No, the ESA is means to justify and execute complete control over the use of land, effectively restricting it to no use at all. Please tell me the difference between that and a land grab, other than that the owner gets NO compensation. The reality is that, without control of the use of property by its owner, there is no such thing as private property.
The government can simply say that they have regulatory authority based on the vaguely worded taking clause of the U.S Constitution which only demands compensation if property is taken, but doesnt address regulating when property isnt actually seized.
One can deprive a use without seizing the property entirely, for which there is plenty of precedent as being equivalent to a taking.
Only an amendment scrapping the takings clause completely and replacing it with strong wording that forbids any government taking of or meddling in private property outright would clearly make those treaties unconstitutional.
It's clear enough already. The problem is that the government has lied about it for decades and you go along with the lies. Worse than that, the ESA effectively gives the government motive to fail to protect the asset at risk. Indeed, they routinely violate gobs of statutes in the process, particularly the economic analyses required by NEPA.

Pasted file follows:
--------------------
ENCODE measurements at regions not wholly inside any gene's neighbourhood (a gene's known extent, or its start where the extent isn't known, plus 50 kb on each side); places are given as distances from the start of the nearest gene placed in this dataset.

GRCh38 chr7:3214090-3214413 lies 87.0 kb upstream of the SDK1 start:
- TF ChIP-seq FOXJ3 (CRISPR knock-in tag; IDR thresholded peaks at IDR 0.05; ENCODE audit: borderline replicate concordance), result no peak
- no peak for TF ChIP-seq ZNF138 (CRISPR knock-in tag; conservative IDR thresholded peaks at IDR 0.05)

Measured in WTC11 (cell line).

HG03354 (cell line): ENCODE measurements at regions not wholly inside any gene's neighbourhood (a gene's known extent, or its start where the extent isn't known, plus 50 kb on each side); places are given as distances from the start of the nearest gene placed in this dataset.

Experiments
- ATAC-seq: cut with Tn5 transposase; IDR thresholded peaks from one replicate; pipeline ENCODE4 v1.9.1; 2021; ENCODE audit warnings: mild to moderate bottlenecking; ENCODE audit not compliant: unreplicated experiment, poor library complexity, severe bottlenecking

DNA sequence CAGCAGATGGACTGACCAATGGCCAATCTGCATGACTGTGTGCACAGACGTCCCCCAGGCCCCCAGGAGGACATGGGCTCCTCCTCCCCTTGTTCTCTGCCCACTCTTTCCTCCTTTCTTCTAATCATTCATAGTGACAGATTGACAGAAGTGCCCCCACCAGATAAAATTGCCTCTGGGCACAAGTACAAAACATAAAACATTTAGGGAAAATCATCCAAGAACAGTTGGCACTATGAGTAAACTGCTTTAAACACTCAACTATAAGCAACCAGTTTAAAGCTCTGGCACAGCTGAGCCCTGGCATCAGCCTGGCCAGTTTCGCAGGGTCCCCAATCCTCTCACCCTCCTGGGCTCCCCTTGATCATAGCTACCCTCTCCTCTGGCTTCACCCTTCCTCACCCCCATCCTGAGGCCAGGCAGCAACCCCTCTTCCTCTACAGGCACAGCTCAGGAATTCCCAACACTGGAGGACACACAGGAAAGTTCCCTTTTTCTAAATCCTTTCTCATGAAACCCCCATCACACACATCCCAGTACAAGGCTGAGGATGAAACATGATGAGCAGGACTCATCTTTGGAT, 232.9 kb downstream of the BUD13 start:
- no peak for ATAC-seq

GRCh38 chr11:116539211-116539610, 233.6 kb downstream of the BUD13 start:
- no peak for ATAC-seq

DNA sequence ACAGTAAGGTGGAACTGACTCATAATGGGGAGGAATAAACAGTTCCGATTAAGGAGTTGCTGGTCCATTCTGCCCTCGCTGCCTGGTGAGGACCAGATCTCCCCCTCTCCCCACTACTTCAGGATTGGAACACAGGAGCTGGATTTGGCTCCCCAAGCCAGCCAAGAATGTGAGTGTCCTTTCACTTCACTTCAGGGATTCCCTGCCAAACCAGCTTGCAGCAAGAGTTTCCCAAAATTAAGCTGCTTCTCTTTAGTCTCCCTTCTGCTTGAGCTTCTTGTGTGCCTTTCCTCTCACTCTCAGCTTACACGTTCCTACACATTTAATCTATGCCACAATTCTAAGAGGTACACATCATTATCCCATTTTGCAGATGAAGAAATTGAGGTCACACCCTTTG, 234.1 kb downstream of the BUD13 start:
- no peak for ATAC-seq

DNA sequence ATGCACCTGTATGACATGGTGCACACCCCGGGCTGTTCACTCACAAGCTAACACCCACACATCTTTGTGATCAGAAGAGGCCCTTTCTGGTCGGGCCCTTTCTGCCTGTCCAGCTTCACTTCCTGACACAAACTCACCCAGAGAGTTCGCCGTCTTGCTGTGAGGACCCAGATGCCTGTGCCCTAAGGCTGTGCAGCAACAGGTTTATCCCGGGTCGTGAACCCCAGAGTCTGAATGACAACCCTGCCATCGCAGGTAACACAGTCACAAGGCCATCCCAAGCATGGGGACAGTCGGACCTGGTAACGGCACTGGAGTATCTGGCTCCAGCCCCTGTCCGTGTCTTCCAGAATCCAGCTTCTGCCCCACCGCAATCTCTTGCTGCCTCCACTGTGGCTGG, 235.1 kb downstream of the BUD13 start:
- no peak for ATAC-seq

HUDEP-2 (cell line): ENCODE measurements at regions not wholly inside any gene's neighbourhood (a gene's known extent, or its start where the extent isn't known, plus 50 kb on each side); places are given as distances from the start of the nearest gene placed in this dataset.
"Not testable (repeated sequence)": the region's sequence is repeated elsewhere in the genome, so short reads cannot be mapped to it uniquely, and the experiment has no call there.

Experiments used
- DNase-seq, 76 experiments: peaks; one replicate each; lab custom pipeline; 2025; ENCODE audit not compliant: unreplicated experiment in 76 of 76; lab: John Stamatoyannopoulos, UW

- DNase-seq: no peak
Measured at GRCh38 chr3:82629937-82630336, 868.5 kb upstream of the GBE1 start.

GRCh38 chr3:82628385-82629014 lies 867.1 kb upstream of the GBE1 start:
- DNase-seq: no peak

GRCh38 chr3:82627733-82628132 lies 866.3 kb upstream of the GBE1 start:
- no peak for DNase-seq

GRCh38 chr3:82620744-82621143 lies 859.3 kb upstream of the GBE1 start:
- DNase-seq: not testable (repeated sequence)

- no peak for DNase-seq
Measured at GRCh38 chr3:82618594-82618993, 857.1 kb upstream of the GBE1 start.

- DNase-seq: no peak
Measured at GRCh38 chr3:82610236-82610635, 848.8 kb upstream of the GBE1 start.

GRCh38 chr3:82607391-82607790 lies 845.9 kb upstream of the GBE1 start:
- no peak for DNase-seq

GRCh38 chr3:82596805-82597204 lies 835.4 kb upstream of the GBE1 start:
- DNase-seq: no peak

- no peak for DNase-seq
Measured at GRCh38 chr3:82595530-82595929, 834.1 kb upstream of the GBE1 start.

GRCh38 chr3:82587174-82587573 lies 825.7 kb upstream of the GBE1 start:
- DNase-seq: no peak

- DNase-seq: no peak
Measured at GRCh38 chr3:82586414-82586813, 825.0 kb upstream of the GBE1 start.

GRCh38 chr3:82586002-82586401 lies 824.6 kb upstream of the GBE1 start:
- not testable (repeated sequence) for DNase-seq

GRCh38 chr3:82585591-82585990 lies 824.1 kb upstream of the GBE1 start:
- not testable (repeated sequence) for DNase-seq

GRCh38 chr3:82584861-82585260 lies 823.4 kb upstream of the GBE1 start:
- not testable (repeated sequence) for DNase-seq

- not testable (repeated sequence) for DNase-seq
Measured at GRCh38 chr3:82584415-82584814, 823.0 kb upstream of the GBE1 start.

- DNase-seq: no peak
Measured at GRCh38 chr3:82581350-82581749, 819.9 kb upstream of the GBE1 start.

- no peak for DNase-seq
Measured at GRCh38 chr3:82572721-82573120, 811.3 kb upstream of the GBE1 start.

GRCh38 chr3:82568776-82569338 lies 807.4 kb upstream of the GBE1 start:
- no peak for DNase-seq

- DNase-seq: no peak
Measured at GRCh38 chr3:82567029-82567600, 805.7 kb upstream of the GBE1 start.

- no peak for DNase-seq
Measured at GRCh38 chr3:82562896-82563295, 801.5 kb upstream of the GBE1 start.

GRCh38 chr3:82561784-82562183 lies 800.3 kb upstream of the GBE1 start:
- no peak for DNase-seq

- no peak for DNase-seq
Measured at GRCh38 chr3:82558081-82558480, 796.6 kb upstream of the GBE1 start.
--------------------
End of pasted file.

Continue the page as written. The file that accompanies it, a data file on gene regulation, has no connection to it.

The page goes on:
You see, this is about power, "by any agency within man's control." People with power like that don't care about Constitutionally limited and enumerated powers, and it shows.
That the ESA involves enforcing powers not specifically enumerated in Article I, Section 8, yet you defend that exercise, means you have either no understanding of the Constitution or you are willfully complicit in ignoring those limits. Take your pick.
You still have not cited a treaty that has been voided for unconstitutional scope. Are you saying that there is no provision of any treaty the enforcement of which exceeds Constitutionally enumerated powers? Can you really say that with a straight face when the government enforces terms of treaties that have not even been ratified, pursuant to another treaty we never ratified, one that asserts a treaty binding upon SIGNATURE, and not even requiring ratification. And you still claim that this is legal?
Name one treaty that has been voided for unconstitutional content. One.
Here's a clue: there isn't one. That's because the Supremacy Clause doesn't say what you think it does, dicta in Reid v. Covert notwithstanding. You're dead wrong.